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Which Performance Rights Organization to join?

Discussion in 'Band Management [BG]' started by chaosMK, May 15, 2006.


  1. chaosMK

    chaosMK

    May 26, 2005
    Albuquerque, NM
    Hi-fi into an old tube amp
    I've taken it on myself to start a publishing company for my band. Apparently you can loose a lot of money in the long run (if you are successful) when this relatively-simple part of the business is outsourced.

    Anyone know how to differentiate between the different performance rights organizations out there?
     
  2. Music Attorney

    Music Attorney

    Feb 22, 2004
    This is a question that is asked often and remains hard to answer. There is a lot of information and opinion out there on performing rights organizations (PROs). Have a look at that info and feel free to ask any questions. That said, the general feeling at our firm is that BMI is the preferred choice right now.

    The formulas that the PROs use to determine royalties have been a topic of serious debate for many years. Because of the complicated formulas that the PROs use to determine the royalties to be paid out, the only real way to compare the two societies (at least in terms of what they pay) is if you represent 2 (or more publishers) who have a cross registered song. For example, we represent a publisher that had 50% of a song and was affiliated with ASCAP. We also represent the publisher who had the other 50% of the same song, but was affiliated with BMI. The song was successful and, when the statements came, there was a $40,000 difference between the checks paid by ASCAP and BMI for the same percentage of the same song. And no, I’m not going to say which PRO paid more ;-)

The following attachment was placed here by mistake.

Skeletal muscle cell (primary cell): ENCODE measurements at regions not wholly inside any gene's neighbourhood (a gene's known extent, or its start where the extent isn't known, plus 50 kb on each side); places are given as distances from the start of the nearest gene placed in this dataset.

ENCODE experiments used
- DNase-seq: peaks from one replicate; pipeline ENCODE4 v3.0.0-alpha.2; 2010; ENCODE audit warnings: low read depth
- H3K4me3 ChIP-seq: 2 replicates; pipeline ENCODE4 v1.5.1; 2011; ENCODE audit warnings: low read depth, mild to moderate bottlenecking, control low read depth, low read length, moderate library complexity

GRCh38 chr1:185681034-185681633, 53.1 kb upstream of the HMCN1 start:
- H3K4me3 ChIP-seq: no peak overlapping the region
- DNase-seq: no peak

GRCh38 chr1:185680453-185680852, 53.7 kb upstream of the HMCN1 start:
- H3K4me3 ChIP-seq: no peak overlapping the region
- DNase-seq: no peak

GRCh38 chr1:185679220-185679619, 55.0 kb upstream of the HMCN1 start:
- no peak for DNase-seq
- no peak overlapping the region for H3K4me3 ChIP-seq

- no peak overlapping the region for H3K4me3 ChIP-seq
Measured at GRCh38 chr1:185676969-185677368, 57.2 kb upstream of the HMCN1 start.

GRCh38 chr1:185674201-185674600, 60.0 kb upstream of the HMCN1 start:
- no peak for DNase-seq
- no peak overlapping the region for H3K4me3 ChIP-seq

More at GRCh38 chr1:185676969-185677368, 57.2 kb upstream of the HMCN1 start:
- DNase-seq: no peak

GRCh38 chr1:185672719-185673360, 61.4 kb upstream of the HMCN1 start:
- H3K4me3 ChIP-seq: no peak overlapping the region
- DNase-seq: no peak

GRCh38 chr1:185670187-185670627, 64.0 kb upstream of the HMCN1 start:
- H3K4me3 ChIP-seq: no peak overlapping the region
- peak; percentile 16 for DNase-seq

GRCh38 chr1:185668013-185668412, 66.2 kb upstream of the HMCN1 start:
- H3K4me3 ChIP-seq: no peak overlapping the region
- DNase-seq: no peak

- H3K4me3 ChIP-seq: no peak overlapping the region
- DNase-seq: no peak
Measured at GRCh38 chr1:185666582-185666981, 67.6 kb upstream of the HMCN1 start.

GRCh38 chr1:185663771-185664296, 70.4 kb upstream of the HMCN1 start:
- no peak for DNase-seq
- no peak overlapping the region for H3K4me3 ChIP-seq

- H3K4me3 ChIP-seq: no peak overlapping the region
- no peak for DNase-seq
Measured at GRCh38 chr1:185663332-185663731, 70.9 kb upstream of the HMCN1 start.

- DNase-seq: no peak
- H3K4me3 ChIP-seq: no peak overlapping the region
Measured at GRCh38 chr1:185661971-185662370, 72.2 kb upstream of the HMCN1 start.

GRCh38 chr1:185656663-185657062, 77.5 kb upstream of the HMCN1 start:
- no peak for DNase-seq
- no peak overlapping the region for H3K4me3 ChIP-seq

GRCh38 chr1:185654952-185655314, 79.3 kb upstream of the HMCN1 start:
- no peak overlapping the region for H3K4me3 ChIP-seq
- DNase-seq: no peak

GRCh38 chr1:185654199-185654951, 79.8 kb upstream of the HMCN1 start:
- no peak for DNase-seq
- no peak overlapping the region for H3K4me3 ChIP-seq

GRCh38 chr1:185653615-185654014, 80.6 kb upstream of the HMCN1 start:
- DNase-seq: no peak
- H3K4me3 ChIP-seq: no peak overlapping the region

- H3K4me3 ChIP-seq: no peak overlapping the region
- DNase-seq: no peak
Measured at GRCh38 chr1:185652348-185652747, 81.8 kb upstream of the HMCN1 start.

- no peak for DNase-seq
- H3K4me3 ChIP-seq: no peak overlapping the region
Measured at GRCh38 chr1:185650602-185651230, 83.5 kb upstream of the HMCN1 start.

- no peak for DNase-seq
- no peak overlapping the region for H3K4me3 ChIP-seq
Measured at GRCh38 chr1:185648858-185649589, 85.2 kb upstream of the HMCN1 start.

Also remember that writers affiliate with PROs too. This is particularly important when it comes to direct payment of performance royalties. For example, if your song is on the radio and the album with the song is selling, then the monies (i.e., mechanical royalties) generated by the song being on the album are paid to the publisher by the record company and then, by contract, the publisher pays the songwriters at the agreed upon percentages. However, the song playing on the radio also generates money, but 50% of that money is paid directly by the PROs to the songwriters (i.e., the PRO bypasses the publisher and sends the check directly to the songwriter.

    Of course, the above examples assume the songwriter has signed an agreement with a third party publisher. If you decide to self publish, then the money obviously all goes to the same place.

    Best,
    MA
     

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